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|Title:||Climate sensitivity of shrub growth across the tundra biome|
|Authors:||MYERS-SMITH Isla H.; ELMENDORF Sarah; BECK PIETER; WILMKING Martin; HALLINGER Martin; BLOK Daan; TAPE Ken D.; RAYBACK Shelly A.; MACIAS-FAURIA Marc; FORBES Bruce; SPEED James D. M.; BOULANGER-LAPOINTE Noémie; RIXEN Christian; LÉVESQUE Esther; SCHMIDT Niels Martin; BAITTINGER Claudia; TRANT Andrew J; HERMANUTZ Luise; COLLIER Laura Siegwart; DAWES Melissa A.; LANTZ Trevor; WEIJERS Stef; JØRGENSEN Rasmus Halfdan; BUCHWAL Agata; BURAS Allan; NAITO Adam T; RAVOLAINEN Virve; SCHAEPMAN-STRUB Gabriela; WHEELER Julia A.; WIPF Sonja; GUAY Kevin C.; HIK David; VELLEND Mark|
|Citation:||NATURE CLIMATE CHANGE vol. 5 p. 887-891|
|Publisher:||NATURE PUBLISHING GROUP|
|Type:||Articles in periodicals and books|
|Abstract:||The tundra biome is experiencing rapid temperature increases that have been linked to a shift in tundra vegetation composition towards greater shrub dominance. Shrub expansion can amplify warming by altering the surface albedo, energy and water balance, and permafrost temperatures. To account for these feedbacks, global climate models must include realistic projections of vegetation dynamics, and in particular tundra shrub expansion, yet the mechanisms driving shrub expansion remain poorly understood. Dendroecological data consisting of multi-decadal time series of annual growth of shrub species provide a previously untapped resource to explore climate-growth relationships across the tundra biome. We analysed a dataset of approximately 42,000 annual growth records from 1821 individuals, comprising 25 species from eight genera, from 37 arctic and alpine sites. Our analyses demonstrate that the sensitivity of shrub growth to climate was (1) heterogeneous across the tundra biome, (2) greater at sites with higher soil moisture and (3) strongest for taller shrub species growing at the northern or upper elevational edge of their range. Across latitudinal gradients in the Arctic, climate sensitivity of growth was greatest at the boundary between low- and high-arctic vegetation zones, where permafrost conditions are changing and the majority of the global permafrost soil carbon pool is stored. Thus, in order to more accurately estimate feedbacks among shrub change, albedo, permafrost thaw, carbon storage and climate, the observed variation in climate-growth relationships of shrub species across the tundra biome will need to be incorporated into earth system models.|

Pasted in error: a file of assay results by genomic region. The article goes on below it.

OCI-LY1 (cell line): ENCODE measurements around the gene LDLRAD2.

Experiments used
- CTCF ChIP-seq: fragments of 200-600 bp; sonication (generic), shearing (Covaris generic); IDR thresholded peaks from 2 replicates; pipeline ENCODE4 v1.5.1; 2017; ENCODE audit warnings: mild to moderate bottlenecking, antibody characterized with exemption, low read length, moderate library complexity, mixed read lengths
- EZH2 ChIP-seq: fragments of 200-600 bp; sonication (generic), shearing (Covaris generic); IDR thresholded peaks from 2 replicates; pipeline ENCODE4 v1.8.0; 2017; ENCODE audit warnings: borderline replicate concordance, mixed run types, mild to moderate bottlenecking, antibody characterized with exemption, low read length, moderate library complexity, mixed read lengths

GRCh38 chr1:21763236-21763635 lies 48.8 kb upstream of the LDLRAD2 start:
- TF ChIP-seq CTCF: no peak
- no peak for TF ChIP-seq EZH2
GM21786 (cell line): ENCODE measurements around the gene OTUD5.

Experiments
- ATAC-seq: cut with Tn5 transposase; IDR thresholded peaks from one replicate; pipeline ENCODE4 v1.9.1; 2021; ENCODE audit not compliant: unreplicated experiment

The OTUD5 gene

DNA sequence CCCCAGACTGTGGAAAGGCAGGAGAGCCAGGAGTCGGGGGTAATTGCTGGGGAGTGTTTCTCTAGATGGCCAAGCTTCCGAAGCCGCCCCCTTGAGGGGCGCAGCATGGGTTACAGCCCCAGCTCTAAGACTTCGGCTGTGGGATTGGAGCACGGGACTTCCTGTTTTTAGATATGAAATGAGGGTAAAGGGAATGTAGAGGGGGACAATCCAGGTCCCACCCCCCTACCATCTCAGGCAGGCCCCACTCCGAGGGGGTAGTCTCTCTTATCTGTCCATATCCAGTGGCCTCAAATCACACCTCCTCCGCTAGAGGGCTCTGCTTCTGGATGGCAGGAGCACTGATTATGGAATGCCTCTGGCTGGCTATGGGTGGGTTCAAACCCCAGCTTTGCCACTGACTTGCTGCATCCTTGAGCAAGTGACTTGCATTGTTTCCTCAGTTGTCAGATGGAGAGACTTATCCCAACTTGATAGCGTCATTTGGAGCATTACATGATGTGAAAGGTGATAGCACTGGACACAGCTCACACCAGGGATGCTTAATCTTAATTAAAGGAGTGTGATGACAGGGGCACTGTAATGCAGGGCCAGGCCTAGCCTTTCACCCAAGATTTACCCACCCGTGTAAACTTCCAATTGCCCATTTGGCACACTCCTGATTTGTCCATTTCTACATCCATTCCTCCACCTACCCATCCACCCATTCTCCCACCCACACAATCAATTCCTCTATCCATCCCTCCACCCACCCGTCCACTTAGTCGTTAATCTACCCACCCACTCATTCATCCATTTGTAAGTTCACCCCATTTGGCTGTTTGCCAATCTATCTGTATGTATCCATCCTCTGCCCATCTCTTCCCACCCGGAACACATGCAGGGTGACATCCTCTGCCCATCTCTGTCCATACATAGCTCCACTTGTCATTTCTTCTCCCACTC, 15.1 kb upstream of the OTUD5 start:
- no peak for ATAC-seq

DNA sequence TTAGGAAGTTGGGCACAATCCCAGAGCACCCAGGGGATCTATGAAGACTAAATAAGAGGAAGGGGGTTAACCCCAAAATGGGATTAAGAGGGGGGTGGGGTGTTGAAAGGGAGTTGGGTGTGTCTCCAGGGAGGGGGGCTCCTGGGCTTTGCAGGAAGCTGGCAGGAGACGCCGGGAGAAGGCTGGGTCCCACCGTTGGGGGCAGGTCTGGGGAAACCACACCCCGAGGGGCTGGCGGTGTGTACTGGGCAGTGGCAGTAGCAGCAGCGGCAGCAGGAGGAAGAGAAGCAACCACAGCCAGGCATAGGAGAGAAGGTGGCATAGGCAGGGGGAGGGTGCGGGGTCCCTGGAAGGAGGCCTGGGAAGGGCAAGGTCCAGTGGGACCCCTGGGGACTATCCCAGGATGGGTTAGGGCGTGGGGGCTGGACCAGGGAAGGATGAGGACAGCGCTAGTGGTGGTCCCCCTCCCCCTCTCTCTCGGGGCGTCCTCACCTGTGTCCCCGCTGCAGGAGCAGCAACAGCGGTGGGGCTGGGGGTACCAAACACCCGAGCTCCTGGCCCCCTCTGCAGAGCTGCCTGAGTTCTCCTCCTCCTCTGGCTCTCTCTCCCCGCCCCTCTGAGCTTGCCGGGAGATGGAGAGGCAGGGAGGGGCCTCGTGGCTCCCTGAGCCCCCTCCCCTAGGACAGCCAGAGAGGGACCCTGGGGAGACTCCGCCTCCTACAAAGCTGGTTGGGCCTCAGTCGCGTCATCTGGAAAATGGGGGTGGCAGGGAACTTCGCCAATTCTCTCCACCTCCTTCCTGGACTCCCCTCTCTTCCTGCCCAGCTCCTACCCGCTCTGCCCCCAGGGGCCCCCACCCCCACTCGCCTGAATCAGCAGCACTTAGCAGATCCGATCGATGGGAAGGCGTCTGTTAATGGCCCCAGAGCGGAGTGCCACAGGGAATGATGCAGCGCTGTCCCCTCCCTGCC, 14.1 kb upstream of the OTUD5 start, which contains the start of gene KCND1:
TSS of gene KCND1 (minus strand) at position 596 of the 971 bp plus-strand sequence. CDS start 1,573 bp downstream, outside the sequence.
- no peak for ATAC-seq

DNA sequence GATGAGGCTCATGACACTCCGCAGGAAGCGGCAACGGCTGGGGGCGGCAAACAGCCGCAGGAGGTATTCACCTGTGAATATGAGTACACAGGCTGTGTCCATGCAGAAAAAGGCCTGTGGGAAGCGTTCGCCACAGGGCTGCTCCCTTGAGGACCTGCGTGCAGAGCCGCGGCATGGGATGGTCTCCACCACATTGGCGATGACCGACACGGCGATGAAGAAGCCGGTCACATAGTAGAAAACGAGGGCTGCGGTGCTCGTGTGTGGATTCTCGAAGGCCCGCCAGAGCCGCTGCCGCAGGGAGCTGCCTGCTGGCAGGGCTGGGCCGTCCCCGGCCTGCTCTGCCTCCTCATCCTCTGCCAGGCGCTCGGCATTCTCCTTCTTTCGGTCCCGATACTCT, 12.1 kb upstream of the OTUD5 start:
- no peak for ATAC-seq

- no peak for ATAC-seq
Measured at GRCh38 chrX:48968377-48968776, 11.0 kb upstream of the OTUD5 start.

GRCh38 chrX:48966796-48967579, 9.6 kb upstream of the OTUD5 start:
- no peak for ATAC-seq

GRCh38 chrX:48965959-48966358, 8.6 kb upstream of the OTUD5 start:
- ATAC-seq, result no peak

|JRC Directorate:||Sustainable Resources|
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